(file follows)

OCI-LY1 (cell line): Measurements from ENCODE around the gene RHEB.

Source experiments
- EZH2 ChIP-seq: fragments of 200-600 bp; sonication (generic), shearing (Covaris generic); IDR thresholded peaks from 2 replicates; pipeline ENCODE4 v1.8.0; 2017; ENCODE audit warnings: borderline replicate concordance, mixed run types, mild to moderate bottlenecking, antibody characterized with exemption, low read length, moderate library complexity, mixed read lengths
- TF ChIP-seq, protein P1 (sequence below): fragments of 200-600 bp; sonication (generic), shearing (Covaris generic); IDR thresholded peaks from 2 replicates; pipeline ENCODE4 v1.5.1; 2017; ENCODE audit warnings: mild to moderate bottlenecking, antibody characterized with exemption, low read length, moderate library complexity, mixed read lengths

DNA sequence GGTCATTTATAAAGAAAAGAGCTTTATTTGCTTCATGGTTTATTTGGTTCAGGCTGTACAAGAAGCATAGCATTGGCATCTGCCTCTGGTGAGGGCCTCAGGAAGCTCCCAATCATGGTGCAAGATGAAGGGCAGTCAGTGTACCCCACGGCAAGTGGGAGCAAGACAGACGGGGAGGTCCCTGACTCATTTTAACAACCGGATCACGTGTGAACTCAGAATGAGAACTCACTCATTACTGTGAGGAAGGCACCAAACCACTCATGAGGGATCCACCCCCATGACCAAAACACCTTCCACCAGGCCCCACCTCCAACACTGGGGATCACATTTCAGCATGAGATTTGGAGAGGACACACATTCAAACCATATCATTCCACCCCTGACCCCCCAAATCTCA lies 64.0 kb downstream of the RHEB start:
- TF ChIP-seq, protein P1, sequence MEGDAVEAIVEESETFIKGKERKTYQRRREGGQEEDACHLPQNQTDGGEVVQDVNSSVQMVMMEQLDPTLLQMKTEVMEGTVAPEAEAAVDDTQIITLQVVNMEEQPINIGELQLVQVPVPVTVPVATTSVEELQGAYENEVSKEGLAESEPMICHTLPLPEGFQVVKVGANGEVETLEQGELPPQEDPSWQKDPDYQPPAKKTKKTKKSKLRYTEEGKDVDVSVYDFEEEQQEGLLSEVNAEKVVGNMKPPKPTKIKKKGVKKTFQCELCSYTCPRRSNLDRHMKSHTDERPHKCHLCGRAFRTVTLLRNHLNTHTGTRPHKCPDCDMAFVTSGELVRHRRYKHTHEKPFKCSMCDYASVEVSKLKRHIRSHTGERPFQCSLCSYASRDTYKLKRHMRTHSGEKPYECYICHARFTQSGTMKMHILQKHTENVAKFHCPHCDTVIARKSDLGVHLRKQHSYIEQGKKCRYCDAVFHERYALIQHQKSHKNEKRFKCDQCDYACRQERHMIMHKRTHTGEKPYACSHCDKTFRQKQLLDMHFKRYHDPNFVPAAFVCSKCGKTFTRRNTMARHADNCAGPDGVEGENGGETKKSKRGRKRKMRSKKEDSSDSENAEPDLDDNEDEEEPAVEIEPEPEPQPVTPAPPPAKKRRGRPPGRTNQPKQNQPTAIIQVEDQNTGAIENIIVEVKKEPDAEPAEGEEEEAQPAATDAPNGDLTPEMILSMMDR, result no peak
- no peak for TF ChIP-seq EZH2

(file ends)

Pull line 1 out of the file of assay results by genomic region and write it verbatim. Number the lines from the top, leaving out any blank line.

OCI-LY1 (cell line): Measurements from ENCODE around the gene RHEB.